More dispatches from my Dad in Djibouti (say it with me kids: Djibouti!)
Back to sunny Djibouti. I was invited these last few days to lunch twice in a "traditonal" restarant of Yemeni origin, "Mukhbaaz", it is called, serving baby lamb (and goat) and fish oven roasted - and very loud talking as a side dish. One was "baladi khalis" [ed: country] , meaning no airconditioning, no frills, and the other a bit better, with AC. But both compete in talking loud (kawareek) [ed: Arabic for "shouting and hubbub"] and banging chairs and tables while pretending to arrnge them after each dining group leaves.
The food, I must confess, was good, but Mom would most likely not touch it, bearing in mind the general state of hygiene. Washing your hands is close to laundry. A heap of Omo [ed: powdered detergent] is put next to the "sink" where water is very salty. I tried the bathroom ( as usual), and I had to go through the kitchen where the fish is kept in a huge trough and where about a dozen over dressed men and women were milling (and shouting). The side dishes (besides kawareek) is a sort of banana paste, rice mixed with a mysterious stuff and something that looks like " sha3eeriya" [ed: Sudanese sweet pasta typically dessert]with cement.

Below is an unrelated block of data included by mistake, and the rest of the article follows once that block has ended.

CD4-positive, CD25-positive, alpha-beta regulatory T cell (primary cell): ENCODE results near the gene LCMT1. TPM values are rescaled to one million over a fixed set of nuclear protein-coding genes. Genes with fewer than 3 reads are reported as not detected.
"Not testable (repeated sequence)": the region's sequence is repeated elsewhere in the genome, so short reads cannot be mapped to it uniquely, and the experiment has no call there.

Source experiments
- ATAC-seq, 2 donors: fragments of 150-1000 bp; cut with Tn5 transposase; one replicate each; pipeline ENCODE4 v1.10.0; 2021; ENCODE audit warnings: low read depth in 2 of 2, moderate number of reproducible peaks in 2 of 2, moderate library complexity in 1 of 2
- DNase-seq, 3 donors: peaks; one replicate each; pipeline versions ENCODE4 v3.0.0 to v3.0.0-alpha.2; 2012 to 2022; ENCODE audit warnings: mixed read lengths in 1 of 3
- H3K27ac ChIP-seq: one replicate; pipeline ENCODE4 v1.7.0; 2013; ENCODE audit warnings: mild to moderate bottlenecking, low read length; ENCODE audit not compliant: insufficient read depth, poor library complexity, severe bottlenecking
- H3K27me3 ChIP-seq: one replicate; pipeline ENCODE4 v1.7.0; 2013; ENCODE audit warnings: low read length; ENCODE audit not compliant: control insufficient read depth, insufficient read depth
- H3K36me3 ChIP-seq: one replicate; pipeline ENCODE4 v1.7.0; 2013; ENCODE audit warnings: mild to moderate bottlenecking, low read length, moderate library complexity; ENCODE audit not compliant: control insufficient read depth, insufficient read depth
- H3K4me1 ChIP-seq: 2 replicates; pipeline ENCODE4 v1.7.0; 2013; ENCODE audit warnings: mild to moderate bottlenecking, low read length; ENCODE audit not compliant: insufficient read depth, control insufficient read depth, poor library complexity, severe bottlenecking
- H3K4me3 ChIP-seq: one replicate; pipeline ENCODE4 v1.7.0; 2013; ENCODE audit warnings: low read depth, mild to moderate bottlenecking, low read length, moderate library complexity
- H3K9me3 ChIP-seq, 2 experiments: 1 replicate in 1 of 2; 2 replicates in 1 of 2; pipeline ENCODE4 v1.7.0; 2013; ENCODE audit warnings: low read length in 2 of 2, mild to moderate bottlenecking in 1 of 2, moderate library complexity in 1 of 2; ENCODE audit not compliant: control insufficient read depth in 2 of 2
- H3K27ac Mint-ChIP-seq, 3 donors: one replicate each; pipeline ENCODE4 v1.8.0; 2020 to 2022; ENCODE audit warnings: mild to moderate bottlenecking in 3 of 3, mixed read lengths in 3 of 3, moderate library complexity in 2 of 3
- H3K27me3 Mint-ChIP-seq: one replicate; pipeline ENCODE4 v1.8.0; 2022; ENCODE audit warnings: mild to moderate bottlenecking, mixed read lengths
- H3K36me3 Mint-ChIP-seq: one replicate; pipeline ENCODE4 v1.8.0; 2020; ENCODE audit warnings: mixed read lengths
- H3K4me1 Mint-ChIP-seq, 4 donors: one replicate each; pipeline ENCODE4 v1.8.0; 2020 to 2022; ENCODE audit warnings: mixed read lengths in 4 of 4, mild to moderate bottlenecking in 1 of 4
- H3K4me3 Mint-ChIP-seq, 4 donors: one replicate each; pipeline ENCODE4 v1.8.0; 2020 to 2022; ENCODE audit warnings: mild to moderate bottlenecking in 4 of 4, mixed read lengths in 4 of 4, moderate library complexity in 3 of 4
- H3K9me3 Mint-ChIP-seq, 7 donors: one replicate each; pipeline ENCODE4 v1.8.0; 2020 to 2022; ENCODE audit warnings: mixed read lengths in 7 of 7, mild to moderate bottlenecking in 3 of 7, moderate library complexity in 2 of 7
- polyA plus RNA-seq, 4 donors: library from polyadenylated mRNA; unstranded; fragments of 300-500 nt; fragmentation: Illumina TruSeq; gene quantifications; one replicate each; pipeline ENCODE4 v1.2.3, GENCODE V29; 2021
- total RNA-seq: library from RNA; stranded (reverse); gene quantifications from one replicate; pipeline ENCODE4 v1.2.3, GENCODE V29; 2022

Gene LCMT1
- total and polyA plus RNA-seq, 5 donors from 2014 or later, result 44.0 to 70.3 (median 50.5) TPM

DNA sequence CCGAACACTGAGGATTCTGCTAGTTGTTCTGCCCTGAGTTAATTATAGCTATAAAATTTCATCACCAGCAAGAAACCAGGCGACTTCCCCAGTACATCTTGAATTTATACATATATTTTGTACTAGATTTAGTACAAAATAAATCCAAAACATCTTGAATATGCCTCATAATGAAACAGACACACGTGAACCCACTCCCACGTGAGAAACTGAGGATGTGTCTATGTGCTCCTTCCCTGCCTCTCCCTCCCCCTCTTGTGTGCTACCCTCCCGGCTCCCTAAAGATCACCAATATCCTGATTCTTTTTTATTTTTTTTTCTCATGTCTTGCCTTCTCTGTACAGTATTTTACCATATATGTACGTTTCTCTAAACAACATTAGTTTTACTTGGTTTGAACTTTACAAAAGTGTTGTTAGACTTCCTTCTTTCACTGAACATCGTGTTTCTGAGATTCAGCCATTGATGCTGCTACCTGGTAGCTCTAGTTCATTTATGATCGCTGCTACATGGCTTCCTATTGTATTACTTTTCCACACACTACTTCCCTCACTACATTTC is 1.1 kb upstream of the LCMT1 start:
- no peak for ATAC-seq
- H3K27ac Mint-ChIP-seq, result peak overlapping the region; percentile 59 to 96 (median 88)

Did I tell you that they have a souk called " souk alzubab" [ed: Arabic for "Fly Market"]? This is the veggy/meat market, which explains the flies and the appropriate name. I did not write it "fly market" lest you read it "flea market" which gives a totally different meaning and ambiance. Money changers are always women -overdressed and big-bottomed, big-bossomed, and sitting on sidewalks all around "down town".
Tomorrow, the President ( bel 3arragi) will decorate UNESCO with the highest national medal : the Palme de Trois Etoiles ! I had to postpone my departure (not an easy feat) to accept that singular honour. You will receive a full report on the event.